When I was in elementary school I checked out every one of my library’s books about the Loch Ness monster. The most fascinating anecdote came from the 1930s and was about a English couple on holiday in Scotland. While the couple were enjoying tea time the monster was spotted by another hotel guest. Rather than flying to the window to witness the creature, the husband remained seated to finish his cup of tea! Tea and its traditions certainly have a strong hold on Britain.
As a devoted tea drinker, Anglophile, and history buff, I’ve been meaning to read up of tea’s long relationship with British society. I noticed several lengthy books on the subject, but haven’t picked one up until discovering the charming Tea and Tea Drinking by Claire Masset. The author condenses a remarkable history in this concise 56 page book. She discusses tea’s origins in ancient China, its introduction to England in the 17th century, and its longterm effect on British society.
Masset reveals the social aspects of tea. Enjoying the drink began as a pastime of the wealthy. It was first served in the gentleman-club-like coffee houses. It was an important aspect of home life, influencing women’s relationships and status. Increased availability reduced prices, especially after the East India Company founded British tea plantations in India. By the 19th century everyone could afford to drink tea multiple times a day. There are chapters describing the businesses that sprung up in support of tea drinking: tea dealers, the ceramics industry, tea gardens tea houses, in-store tea rooms, packaging and advertising.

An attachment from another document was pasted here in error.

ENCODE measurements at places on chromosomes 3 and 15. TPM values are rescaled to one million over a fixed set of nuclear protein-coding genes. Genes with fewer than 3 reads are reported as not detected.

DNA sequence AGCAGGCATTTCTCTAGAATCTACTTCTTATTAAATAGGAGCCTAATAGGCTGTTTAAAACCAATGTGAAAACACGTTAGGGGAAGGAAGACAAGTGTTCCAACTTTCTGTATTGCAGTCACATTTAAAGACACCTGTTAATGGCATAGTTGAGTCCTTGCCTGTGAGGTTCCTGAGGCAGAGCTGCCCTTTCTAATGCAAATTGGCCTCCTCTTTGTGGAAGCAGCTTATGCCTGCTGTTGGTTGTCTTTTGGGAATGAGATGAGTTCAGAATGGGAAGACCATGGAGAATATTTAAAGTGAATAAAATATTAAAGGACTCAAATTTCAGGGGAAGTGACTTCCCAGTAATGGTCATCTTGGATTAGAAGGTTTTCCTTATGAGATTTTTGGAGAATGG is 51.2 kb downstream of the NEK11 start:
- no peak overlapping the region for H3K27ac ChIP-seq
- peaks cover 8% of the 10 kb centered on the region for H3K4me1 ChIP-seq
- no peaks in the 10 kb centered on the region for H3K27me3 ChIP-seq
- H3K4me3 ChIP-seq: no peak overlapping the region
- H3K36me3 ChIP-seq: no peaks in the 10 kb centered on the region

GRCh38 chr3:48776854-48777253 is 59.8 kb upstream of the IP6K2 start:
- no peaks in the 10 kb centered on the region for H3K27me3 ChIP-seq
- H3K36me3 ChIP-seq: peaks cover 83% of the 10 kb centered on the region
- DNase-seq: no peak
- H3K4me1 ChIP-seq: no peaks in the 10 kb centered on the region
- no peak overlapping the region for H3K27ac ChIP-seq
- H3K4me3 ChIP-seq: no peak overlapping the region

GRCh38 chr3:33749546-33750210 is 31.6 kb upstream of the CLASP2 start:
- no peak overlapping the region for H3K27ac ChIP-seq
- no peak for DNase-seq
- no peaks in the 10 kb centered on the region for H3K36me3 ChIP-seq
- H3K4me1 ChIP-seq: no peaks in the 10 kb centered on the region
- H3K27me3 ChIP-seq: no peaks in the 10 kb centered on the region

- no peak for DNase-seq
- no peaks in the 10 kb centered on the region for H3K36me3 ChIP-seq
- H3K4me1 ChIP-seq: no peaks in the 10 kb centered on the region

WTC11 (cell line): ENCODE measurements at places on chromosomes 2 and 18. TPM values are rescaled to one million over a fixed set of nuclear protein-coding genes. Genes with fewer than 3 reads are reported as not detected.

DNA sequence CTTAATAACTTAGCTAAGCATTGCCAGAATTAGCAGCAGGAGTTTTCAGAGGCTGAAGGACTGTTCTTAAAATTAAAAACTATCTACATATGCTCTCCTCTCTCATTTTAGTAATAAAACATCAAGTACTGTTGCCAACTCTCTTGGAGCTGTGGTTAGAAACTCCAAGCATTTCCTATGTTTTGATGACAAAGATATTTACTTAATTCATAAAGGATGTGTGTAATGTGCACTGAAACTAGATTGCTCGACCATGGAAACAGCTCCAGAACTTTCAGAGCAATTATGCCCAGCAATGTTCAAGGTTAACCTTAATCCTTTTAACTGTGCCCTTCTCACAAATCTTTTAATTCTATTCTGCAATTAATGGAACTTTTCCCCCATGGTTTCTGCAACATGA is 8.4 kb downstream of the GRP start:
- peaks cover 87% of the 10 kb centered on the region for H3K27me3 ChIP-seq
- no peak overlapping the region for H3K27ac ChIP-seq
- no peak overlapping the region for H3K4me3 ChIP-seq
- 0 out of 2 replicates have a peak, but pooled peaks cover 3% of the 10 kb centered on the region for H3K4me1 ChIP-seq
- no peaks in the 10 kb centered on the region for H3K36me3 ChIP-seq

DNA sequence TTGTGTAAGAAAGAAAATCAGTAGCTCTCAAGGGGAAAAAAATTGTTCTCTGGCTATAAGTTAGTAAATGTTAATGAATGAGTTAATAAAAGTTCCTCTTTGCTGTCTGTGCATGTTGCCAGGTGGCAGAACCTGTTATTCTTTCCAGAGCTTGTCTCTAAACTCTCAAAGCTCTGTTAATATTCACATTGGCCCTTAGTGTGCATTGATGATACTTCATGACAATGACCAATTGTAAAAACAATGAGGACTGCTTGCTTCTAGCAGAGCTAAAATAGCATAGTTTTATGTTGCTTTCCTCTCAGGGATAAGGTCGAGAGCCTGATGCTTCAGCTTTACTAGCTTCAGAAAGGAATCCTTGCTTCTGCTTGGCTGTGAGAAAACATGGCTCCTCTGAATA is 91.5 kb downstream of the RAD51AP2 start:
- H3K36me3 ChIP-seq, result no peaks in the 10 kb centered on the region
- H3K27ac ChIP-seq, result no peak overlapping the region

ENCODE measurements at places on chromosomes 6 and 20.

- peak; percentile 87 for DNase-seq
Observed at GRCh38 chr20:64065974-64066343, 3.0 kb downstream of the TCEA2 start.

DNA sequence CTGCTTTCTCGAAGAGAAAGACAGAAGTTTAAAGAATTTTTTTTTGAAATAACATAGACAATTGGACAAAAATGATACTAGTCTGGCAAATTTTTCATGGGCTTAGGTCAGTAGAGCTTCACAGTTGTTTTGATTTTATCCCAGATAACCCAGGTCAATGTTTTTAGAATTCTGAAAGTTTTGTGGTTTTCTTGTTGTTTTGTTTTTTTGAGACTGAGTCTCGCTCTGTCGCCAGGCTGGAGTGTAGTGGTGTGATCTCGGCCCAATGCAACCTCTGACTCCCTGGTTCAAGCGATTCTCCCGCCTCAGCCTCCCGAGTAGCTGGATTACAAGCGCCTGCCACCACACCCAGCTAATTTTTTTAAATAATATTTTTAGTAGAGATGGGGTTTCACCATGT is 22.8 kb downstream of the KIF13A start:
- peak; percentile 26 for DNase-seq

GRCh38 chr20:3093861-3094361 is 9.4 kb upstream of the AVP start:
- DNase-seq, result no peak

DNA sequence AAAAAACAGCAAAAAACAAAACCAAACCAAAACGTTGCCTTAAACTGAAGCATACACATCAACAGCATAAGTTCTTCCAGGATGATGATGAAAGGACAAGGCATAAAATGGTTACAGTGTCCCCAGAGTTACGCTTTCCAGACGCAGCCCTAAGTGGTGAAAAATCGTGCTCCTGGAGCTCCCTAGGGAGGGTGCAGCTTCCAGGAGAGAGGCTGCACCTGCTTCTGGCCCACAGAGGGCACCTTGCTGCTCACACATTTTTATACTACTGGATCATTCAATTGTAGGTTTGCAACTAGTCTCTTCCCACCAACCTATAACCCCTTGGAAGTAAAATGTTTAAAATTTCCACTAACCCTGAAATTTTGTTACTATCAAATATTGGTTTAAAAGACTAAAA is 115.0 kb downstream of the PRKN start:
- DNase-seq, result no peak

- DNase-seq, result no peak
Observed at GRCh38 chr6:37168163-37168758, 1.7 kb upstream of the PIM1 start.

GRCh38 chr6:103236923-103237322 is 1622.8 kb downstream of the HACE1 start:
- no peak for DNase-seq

In the late 20th century many of the long-held ceremonies surrounding tea drinking declined due to modern convenience. For instance, the simple mug with tea bag made tea sets, tea caddies, and lengthy tea time unnecessary. Coffee break has infiltrated (or percolated to) Britain, displacing tea. Still, Britain is a nation of tea drinkers. In recent years there has been growing interest in returning to traditional ways of enjoying the drink now with loose-leaf, organic, and fairly traded tea.
I’m a big fan of this publisher. Shire‘s well-designed books feature specialist authors and display high production quality. The publisher several new food history books including Early Electrical Appliances and Old Cooking Utensils. A few years ago BBC Radio 4 broadcast an excellent program on the history of tea in Britain. You may listen online.
P.S. Naturally I don’t put milk in tea as the English do. I’ve always thought that was gross. I add a little honey, but that’s it. Zoe and Ashley, however, enjoy their tea with a bit cashew milk.